Sunday, July 27, 2014

Six of the Best 453

What You Can Get Away With completes its series of posts inspired by Conrad Russell's An Intelligent Person's Guide to Liberalism.

On British Politics and Policy, Mareike Kleine provides three suggestions on how Lord Hill can be a good European commissioner and still serve the British interest.

China is setting up fake social media accounts to give a false impression of life in Tibet, reports Andrew Jacobs in The New York Times.

Ben Goldacre, in an editorial for the British Medical Journal, says true informed choice will require wholesale changes to the way we gather and communicate evidence: "When we offer a preventive drug to such large numbers of healthy people, we are a long way from the doctor treating a sick patient. In some respects, we are less like doctors and more like a life insurance sales team: offering occasional, possibly life changing, benefits, many years from now, in exchange for small ongoing inconvenience and cost."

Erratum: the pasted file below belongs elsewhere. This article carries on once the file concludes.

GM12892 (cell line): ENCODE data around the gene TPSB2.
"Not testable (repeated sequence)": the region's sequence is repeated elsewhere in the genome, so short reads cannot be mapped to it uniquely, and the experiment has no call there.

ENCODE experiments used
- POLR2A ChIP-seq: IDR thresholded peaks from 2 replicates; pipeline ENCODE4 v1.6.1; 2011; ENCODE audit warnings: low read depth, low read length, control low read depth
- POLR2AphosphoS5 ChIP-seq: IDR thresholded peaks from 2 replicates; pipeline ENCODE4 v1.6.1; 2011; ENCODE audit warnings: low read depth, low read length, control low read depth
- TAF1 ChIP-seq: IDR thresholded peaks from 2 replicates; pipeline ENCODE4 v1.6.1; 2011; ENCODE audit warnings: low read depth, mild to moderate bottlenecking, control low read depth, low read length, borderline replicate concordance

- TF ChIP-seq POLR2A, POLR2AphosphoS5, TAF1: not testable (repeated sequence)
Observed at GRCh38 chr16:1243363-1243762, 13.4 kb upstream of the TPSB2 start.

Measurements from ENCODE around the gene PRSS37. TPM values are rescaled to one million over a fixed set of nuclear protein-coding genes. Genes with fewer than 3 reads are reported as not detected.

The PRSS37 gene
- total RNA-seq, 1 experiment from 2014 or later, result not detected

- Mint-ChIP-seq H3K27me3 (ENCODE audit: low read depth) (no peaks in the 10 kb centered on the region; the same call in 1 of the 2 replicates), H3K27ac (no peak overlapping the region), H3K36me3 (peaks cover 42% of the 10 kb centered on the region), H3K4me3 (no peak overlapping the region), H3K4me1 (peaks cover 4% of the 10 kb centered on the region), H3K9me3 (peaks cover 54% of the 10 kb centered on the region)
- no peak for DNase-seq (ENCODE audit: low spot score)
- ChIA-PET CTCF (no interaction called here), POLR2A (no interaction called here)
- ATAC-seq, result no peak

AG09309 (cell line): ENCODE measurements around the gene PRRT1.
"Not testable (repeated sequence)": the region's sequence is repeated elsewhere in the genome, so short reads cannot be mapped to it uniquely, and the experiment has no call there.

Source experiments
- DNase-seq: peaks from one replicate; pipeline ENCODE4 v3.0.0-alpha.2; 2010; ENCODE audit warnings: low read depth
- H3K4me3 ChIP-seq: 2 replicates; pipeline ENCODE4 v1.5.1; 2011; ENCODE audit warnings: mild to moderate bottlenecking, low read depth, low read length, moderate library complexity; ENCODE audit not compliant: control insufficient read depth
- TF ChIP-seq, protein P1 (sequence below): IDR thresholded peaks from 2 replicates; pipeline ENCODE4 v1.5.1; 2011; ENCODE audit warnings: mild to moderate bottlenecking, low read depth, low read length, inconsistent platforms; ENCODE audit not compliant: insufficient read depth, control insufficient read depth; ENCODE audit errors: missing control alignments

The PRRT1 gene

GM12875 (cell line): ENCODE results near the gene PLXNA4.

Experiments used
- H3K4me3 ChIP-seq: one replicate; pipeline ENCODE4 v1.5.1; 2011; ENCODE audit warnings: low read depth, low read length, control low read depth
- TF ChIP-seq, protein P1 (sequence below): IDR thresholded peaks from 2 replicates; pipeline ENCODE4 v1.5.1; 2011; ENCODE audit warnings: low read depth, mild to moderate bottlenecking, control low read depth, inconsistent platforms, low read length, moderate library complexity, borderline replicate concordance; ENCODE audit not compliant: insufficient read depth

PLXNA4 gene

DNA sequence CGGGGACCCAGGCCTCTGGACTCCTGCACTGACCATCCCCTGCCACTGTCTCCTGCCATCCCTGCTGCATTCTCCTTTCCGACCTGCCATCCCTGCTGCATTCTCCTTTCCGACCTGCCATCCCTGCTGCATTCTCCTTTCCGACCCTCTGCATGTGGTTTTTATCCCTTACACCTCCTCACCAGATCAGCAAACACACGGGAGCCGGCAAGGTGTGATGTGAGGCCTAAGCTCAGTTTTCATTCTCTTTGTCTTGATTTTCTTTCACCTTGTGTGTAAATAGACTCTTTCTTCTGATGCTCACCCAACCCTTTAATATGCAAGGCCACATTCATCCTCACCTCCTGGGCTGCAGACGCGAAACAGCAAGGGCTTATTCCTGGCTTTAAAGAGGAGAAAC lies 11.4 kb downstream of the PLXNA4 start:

"Audiences in 1949 didn’t see the film as fanciful. Vienna may have been badly bombed, but so had Coventry, London and Liverpool. Crime was a UK problem, too. Shortages and rationing meant plenty of people knew a man who could get a hold of extra petrol, sugar or meat. Fellas like Lime had their stories in the papers and their pictures on post-office walls." Gerald Heyes celebrates the 65th anniversary of Carol Reed's The Third Man for Spiked.

London Reconnections explores the Connaught Tunnel and Silvertown Station.

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